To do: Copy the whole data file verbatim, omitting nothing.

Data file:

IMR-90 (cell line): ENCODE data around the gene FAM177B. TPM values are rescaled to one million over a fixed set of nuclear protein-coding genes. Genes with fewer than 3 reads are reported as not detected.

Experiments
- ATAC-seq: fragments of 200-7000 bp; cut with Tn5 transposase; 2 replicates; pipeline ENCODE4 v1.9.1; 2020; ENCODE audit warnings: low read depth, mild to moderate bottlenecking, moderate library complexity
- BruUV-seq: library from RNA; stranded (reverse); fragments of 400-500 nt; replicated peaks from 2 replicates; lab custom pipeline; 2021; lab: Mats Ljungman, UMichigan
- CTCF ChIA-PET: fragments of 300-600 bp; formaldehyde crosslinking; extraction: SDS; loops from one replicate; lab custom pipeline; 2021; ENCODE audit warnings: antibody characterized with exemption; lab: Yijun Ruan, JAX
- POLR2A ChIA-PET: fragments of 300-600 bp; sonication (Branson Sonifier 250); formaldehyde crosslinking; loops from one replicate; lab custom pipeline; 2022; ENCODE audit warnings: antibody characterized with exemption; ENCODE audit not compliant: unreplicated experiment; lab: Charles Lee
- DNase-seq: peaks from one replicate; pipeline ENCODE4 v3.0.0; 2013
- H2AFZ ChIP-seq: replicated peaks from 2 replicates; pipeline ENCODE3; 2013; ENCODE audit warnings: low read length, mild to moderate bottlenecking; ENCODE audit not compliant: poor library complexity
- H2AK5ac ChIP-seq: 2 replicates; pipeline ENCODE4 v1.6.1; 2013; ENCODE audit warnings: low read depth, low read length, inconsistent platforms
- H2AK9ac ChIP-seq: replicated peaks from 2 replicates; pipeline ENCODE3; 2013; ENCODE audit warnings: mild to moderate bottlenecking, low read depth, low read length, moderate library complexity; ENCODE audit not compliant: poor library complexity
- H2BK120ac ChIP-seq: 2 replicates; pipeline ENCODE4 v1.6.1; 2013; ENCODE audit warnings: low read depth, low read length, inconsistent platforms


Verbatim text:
IMR-90 (cell line): ENCODE data around the gene FAM177B. TPM values are rescaled to one million over a fixed set of nuclear protein-coding genes. Genes with fewer than 3 reads are reported as not detected.

Experiments
- ATAC-seq: fragments of 200-7000 bp; cut with Tn5 transposase; 2 replicates; pipeline ENCODE4 v1.9.1; 2020; ENCODE audit warnings: low read depth, mild to moderate bottlenecking, moderate library complexity
- BruUV-seq: library from RNA; stranded (reverse); fragments of 400-500 nt; replicated peaks from 2 replicates; lab custom pipeline; 2021; lab: Mats Ljungman, UMichigan
- CTCF ChIA-PET: fragments of 300-600 bp; formaldehyde crosslinking; extraction: SDS; loops from one replicate; lab custom pipeline; 2021; ENCODE audit warnings: antibody characterized with exemption; lab: Yijun Ruan, JAX
- POLR2A ChIA-PET: fragments of 300-600 bp; sonication (Branson Sonifier 250); formaldehyde crosslinking; loops from one replicate; lab custom pipeline; 2022; ENCODE audit warnings: antibody characterized with exemption; ENCODE audit not compliant: unreplicated experiment; lab: Charles Lee
- DNase-seq: peaks from one replicate; pipeline ENCODE4 v3.0.0; 2013
- H2AFZ ChIP-seq: replicated peaks from 2 replicates; pipeline ENCODE3; 2013; ENCODE audit warnings: low read length, mild to moderate bottlenecking; ENCODE audit not compliant: poor library complexity
- H2AK5ac ChIP-seq: 2 replicates; pipeline ENCODE4 v1.6.1; 2013; ENCODE audit warnings: low read depth, low read length, inconsistent platforms
- H2AK9ac ChIP-seq: replicated peaks from 2 replicates; pipeline ENCODE3; 2013; ENCODE audit warnings: mild to moderate bottlenecking, low read depth, low read length, moderate library complexity; ENCODE audit not compliant: poor library complexity
- H2BK120ac ChIP-seq: 2 replicates; pipeline ENCODE4 v1.6.1; 2013; ENCODE audit warnings: low read depth, low read length, inconsistent platforms